Calculating Indicators for Your FMPP/LFPP Proposal

      Posted On: February 27, 2017

By Dar Wolnik, FMC Senior Researcher |

Dear FMPP/LFPP project markets, 

While working for the last few years to test and create resources for market measurement for FMC’s Farmers Market Metrics (FMM) program, we are also regularly called on by our members and by state leaders to assist with choosing metrics for project work. One flurry of calls always revolves around the FMPP/LFPP grant-writing season.

Since 2016, some actual indicators have been included with the Request For Applications (RFA) for FMPP/LFPP offered through USDA/AMS. Those indicators are happily aligned with the refined metrics that our FMM pilot networks are using.  In this post, I’m going to take just one of the outcomes written into the RFA (Outcome #2,  shown below) and break it down into a few general steps, to come up with a realistic number for your project. There are other ways to get the numbers you need and I’d love to hear them. This version is just one way I usually walk folks through this for a market-level project.

From the USDA FMPP/LFPP Project Request For Proposals (RFP):

Outcome 2: To Increase Customers and Sales of Local and Regional Agricultural Products. For projects that do not already have a baseline of sales in dollars or an initial customer count, one of the objectives of the project must be to determine such a baseline in order to meet the requirement to document the value of sales increases or percent change in customer count by the end of the project.

I often suggest that people start on the “wrong” end (with the number of shoppers that you’d like to end the project as the increase).     

That would first mean calculating how many more visitors that the market could actually handle per season. To find the right number for your market across a season, think about the type of vendors the market has (how well they could handle increased attendance), as well as your market staff’s ability to welcome and orient new people on a weekly basis. What number is too high and might overwhelm the market? Do you have enough parking or access to transportation to make that number happen? What type and how much marketing are you planning on doing to attract those visitors? How many added visitors per hour would become regular customers and what would that mean in terms of dollars to your anchor vendors?  So be realistic but aspirational: In other words, try to get a healthy number of new visitors but don’t estimate thousands, as that is unlikely for most markets to attract regularly. Even if you did attract them, would you and your vendors be able to offer the proper amount of customer service to turn them into regular, return shoppers?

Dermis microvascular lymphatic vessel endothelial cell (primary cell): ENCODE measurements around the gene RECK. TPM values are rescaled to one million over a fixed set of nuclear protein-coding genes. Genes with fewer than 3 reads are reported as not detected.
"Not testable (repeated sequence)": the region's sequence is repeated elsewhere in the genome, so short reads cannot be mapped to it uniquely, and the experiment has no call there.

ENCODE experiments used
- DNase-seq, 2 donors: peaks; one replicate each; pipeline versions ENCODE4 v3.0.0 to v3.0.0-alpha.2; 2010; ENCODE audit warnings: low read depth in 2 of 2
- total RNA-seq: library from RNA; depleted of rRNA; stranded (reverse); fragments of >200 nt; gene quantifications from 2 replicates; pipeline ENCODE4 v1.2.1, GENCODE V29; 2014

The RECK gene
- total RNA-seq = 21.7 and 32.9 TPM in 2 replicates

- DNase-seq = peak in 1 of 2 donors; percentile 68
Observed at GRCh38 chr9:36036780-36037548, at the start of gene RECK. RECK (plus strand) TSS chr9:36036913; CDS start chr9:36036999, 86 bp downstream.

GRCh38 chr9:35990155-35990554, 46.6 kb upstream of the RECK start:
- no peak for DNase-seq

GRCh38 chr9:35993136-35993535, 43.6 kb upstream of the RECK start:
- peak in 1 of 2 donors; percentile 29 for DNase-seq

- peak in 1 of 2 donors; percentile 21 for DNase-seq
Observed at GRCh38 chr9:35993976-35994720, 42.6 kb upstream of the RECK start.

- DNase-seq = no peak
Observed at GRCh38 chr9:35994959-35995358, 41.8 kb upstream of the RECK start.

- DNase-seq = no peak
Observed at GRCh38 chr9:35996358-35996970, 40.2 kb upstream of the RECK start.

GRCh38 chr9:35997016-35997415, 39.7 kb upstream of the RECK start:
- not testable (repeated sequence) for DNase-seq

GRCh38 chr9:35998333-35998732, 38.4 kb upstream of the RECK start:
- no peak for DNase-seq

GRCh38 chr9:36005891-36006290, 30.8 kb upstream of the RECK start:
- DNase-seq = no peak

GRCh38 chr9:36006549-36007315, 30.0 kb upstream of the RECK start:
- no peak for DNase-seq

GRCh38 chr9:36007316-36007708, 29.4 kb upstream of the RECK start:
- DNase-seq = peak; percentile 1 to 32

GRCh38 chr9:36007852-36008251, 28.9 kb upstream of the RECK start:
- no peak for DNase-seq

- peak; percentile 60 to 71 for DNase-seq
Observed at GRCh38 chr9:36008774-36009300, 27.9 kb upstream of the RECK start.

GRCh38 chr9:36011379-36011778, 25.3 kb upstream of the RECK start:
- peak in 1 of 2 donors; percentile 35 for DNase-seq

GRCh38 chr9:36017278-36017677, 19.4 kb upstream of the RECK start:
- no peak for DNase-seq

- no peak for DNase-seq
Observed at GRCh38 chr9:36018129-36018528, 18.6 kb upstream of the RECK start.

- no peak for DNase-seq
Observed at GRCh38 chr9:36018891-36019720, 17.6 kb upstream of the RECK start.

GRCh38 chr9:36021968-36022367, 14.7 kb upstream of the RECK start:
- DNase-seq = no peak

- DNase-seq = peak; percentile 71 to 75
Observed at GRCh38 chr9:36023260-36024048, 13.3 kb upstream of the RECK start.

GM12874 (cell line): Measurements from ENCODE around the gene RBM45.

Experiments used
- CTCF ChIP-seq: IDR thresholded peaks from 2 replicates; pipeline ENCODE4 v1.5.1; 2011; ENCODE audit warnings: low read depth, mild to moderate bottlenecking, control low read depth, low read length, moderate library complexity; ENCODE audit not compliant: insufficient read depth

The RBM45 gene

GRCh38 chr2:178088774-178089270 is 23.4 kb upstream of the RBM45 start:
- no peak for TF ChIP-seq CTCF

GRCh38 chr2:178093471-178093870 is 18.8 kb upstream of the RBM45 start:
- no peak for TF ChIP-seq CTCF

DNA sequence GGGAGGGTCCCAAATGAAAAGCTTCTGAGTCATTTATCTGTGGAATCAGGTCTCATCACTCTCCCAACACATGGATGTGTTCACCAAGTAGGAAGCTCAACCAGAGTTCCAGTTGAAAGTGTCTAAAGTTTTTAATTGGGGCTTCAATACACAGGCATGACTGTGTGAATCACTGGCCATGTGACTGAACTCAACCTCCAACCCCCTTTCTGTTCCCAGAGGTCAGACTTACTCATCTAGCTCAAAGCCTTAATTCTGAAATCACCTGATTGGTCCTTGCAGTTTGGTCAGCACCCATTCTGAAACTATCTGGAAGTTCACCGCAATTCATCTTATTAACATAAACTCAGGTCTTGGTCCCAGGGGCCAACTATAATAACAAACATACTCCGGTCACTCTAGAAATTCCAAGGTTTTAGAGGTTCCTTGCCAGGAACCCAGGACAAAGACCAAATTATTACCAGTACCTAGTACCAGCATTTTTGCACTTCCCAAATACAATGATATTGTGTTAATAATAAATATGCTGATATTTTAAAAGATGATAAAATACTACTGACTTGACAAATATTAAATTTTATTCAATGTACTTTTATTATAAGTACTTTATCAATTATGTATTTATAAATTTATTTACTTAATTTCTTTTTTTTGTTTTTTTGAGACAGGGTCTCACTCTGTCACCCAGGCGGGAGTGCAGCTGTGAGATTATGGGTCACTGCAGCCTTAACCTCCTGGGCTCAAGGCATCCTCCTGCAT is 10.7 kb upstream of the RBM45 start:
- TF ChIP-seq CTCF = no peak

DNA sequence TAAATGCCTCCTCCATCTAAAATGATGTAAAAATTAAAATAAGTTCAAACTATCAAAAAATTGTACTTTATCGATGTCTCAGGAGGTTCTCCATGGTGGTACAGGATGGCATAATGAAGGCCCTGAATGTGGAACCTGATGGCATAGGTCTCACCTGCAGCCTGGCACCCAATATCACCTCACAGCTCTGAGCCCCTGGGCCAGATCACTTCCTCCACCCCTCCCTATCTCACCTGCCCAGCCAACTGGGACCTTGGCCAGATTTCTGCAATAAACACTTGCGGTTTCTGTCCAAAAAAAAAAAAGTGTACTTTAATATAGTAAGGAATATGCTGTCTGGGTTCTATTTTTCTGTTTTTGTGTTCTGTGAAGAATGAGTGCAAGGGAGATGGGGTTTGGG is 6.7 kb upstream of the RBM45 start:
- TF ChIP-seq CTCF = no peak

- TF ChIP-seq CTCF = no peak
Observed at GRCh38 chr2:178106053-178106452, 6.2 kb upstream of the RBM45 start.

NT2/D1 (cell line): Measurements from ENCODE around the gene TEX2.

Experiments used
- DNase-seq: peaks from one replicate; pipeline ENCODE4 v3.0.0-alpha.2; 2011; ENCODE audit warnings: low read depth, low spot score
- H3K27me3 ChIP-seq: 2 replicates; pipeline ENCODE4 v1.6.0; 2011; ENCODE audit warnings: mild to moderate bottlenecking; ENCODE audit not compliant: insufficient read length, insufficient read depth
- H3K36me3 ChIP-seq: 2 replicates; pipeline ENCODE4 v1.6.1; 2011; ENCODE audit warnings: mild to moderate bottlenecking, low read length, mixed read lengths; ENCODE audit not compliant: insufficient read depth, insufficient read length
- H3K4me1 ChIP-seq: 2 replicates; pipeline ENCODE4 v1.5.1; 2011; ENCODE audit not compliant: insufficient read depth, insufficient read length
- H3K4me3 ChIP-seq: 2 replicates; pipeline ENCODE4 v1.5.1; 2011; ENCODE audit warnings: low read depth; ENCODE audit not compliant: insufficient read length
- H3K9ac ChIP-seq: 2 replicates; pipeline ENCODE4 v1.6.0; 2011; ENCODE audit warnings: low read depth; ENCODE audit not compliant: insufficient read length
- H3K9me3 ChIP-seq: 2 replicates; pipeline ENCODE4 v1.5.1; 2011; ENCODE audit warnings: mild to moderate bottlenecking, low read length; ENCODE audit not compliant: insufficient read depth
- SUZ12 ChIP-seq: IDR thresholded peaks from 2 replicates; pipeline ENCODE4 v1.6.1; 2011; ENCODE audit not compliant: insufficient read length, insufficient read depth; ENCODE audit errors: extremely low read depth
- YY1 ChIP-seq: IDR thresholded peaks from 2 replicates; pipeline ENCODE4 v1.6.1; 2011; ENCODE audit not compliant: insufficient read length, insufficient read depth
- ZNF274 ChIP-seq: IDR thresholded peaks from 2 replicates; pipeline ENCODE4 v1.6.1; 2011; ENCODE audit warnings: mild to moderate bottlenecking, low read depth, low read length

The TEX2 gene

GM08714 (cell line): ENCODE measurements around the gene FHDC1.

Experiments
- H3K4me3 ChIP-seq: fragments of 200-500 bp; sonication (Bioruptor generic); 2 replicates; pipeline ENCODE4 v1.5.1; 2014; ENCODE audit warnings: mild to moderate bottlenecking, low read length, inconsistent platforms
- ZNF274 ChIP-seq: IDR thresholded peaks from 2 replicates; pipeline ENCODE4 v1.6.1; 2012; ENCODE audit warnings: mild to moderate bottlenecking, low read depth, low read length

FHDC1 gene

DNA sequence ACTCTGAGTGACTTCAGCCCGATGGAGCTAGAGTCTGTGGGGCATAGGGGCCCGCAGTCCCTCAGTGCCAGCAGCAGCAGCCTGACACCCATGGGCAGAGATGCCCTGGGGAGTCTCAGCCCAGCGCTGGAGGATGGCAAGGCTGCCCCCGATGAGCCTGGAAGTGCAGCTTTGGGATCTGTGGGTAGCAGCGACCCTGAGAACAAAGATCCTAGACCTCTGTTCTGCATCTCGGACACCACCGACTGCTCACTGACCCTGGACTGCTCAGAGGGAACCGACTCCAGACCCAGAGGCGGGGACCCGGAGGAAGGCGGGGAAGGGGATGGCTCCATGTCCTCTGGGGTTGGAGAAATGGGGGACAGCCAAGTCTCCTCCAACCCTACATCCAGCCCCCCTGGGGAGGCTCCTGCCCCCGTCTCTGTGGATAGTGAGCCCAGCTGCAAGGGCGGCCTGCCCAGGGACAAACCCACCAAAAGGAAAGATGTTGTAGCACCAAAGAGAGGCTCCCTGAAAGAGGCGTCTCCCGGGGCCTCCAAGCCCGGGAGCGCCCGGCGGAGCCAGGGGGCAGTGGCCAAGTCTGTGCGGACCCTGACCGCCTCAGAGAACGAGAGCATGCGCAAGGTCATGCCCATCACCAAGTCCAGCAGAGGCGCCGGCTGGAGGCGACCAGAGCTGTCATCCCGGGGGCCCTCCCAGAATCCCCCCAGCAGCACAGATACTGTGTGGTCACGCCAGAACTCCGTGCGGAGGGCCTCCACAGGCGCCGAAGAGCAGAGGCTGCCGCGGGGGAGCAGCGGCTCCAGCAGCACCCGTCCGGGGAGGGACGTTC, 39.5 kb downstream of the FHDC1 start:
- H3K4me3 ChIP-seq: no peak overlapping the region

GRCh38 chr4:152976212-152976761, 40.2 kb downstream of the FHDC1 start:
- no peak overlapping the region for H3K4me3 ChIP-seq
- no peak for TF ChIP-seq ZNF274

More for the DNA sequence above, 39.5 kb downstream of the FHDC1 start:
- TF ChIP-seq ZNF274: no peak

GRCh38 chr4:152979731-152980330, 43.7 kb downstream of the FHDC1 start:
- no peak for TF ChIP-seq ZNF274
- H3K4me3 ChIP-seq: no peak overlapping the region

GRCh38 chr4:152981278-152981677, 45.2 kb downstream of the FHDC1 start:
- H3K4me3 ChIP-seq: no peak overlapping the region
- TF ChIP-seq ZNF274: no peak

You might calculate the number of added visitors that your market wants to attract (to then create regular, return shoppers from) based on a community partner willing to help attract those new visitors. Lets say that a community center is willing to introduce their attendees to the market, and may even shuttle folks there. How many people use the center weekly? How many of those do you hope to attract to an event at the market (and can fit on that shuttle) and then how many of them do you think you can retain?

Let’s set a goal for a market with an average of 20 vendors to add 75 new shoppers each year, which becomes 225 over the 3 years of the project. To get those 75 new shoppers each year, you might set a goal to have twice that number come to the market: 150 new visitors will come to the market using project funds to be properly introduced (around 450-500 oriented visitors gained over 3 years) to gain 225 new shoppers.